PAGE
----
BEIJING – At least 14 people died and two others were trapped as a result of a coal and gas explosion Tuesday at a coal mine in southern China, state media said.
State-owned Xinhua agency reported the incident occurred at about 1.30 am local time in Guizhou province, and rescue teams managed to rescue seven of 23 workers inside the Guanglong coal mine, in Anlong County, at the time of the explosion.
Emergency services found the bodies of 14 miners, while two other workers remained trapped underground.
On Saturday, a coal mine in central Sichuan province flooded, leaving at least five dead and 13 miners trapped, while 329 employees managed to escape on time.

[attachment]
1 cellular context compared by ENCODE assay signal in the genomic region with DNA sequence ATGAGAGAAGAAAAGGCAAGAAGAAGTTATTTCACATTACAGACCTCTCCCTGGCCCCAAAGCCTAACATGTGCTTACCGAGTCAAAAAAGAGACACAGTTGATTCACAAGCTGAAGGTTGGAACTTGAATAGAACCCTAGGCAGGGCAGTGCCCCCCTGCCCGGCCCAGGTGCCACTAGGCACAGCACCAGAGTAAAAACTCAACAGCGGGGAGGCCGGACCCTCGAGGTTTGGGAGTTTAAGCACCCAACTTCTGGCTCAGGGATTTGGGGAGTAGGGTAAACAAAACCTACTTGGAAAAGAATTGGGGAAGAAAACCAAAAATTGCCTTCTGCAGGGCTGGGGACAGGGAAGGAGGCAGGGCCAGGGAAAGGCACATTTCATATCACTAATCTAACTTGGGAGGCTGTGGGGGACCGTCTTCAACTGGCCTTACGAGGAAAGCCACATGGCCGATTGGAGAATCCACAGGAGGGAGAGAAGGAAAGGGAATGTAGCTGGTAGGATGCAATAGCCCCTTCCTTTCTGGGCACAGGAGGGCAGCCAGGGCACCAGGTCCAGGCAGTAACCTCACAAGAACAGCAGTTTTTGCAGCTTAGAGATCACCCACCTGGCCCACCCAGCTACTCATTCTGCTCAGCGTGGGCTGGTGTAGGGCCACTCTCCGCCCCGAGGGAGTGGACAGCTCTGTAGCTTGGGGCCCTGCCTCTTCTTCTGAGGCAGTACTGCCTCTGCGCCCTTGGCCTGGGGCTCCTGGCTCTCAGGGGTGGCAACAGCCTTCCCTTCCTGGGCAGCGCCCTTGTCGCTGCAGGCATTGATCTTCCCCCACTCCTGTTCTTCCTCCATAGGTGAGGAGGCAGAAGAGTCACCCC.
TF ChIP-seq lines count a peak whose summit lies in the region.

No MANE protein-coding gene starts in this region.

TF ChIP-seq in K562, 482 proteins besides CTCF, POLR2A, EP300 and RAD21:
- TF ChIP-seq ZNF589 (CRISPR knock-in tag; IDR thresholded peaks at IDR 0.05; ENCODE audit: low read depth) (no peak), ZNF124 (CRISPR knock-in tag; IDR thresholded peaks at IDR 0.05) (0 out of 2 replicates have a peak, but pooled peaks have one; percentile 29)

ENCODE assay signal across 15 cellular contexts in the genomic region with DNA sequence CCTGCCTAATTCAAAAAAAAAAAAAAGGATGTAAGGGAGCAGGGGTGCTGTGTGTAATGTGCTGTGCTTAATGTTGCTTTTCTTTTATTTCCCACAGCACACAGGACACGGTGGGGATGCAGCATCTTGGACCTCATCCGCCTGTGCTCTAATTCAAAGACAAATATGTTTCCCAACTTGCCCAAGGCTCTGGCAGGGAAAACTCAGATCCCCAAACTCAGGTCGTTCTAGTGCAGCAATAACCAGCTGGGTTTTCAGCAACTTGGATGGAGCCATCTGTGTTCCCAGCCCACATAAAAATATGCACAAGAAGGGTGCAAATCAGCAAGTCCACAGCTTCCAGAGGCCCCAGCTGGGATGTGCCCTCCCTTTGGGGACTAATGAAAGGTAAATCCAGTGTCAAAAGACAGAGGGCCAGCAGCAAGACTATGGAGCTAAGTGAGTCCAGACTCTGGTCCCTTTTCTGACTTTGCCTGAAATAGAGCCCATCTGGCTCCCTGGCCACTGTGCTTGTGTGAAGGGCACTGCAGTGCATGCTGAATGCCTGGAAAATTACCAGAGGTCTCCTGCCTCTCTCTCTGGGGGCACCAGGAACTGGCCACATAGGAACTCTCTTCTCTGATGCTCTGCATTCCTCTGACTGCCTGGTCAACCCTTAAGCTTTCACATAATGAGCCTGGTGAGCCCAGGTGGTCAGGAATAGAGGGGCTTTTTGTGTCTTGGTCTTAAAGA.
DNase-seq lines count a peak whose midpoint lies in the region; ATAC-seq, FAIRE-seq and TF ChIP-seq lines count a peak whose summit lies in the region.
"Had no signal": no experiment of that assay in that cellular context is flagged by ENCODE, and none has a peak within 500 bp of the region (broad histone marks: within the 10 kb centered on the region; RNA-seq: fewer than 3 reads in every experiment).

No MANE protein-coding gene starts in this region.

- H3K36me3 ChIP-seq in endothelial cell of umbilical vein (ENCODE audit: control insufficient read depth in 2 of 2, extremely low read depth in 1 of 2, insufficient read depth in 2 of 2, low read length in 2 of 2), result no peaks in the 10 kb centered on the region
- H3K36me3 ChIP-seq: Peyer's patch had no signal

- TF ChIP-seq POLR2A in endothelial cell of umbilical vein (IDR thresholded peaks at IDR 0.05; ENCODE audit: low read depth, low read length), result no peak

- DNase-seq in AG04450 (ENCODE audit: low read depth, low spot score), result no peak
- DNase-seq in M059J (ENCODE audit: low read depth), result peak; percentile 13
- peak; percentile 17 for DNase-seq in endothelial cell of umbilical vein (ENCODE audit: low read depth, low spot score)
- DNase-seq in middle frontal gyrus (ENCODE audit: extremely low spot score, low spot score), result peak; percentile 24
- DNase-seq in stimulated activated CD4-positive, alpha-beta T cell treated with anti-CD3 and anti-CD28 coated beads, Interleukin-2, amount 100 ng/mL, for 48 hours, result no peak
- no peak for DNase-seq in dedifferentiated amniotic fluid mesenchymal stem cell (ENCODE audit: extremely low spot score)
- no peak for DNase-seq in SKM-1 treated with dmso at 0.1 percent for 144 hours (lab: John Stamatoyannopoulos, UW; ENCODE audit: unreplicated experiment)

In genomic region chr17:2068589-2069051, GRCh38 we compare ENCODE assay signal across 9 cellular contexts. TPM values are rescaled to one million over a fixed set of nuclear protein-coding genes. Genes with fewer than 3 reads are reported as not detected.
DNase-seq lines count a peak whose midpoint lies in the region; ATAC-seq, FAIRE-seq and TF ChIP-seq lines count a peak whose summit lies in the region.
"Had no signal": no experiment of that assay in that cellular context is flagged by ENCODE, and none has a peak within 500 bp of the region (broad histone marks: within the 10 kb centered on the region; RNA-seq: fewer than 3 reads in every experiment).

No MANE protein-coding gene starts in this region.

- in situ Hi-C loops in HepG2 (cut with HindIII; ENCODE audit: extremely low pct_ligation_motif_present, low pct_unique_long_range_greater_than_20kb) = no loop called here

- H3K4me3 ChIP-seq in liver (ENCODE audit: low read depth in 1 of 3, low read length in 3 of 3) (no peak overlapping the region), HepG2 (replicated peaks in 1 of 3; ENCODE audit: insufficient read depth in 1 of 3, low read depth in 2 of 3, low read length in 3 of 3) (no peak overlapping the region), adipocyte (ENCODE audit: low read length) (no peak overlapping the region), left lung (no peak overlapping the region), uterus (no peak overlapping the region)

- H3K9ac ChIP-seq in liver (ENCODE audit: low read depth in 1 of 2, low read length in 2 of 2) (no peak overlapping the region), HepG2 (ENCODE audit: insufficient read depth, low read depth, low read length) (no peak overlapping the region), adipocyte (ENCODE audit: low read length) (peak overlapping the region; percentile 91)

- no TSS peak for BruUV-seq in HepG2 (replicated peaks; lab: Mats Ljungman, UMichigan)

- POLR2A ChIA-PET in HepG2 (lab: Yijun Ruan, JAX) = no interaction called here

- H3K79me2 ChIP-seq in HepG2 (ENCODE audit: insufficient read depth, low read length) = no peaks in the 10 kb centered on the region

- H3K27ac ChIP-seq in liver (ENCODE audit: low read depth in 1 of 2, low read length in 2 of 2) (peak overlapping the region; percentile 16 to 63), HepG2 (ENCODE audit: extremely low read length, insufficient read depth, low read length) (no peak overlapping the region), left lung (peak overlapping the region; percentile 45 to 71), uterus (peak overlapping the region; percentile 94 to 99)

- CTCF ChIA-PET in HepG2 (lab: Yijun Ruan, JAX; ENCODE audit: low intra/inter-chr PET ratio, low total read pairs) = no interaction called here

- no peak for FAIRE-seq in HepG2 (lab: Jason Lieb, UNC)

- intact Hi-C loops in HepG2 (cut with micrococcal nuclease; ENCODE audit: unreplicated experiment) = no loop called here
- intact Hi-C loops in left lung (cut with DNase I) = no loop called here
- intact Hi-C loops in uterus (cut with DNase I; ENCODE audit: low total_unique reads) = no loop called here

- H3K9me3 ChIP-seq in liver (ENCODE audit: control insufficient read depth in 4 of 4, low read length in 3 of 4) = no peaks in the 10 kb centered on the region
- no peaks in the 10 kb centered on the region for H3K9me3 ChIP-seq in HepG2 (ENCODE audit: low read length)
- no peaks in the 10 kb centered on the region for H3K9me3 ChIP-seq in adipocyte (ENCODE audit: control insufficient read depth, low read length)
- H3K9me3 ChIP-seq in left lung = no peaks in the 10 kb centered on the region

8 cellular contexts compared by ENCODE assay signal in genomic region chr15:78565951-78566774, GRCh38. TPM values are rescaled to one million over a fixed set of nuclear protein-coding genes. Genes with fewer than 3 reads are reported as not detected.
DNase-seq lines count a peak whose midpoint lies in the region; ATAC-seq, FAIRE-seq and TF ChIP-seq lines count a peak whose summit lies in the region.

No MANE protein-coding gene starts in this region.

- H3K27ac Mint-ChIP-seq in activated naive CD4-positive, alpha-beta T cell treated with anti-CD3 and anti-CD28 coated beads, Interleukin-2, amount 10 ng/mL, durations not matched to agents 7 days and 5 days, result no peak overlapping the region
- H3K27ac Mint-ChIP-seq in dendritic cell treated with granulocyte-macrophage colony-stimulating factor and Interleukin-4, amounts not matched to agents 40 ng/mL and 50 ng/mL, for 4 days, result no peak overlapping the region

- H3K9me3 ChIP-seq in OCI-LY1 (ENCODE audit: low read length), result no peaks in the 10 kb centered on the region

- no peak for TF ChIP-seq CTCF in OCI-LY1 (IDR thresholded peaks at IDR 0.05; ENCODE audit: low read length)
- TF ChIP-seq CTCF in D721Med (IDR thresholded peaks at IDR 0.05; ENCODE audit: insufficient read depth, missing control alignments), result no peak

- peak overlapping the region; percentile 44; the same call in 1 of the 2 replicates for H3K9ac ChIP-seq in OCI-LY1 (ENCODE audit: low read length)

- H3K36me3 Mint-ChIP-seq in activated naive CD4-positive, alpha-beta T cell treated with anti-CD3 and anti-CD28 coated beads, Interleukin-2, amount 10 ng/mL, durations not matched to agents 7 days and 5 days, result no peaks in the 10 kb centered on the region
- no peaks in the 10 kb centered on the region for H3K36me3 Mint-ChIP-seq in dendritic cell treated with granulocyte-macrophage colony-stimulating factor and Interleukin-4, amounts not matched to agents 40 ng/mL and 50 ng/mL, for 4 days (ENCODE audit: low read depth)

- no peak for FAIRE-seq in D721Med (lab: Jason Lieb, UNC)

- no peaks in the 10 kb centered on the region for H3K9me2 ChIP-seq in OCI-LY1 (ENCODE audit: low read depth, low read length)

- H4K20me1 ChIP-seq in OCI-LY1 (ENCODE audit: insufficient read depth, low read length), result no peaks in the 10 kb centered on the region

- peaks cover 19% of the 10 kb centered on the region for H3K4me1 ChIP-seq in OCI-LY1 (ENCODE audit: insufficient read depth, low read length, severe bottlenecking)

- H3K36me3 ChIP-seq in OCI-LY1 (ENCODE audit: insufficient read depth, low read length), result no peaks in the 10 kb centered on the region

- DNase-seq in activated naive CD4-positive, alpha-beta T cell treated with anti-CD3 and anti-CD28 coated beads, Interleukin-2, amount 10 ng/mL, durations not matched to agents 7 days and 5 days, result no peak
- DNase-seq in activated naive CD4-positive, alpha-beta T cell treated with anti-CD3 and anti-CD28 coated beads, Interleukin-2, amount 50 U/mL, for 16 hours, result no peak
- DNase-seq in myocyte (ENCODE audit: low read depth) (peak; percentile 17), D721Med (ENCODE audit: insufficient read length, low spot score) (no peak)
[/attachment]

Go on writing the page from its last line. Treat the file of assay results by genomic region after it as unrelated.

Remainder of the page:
China’s mines, especially those mining coal – the country’s main energy source – are among the world’s most dangerous and see high accident rates, although fatalities have fallen significantly in recent years.
In 2018, there were 224 accidents in Chinese coal mines with 333 deaths, a 0.9 percent drop year-on-year in the number of accidents and a 13.1 percent decrease in the number of dead, according to authorities.
The figure is nearly 20 times lower than those recorded in the early 2000s when up to 7,000 people died yearly in mine accidents due to the rapid industrial expansion China was undergoing – often at the expense of proper regulation.
However, according to nonprofit China Labour Bulletin, the decline in mining-related accidents and deaths has more to do with mines shutting down due to declining coal demand over the past five years than the introduction of better security measures.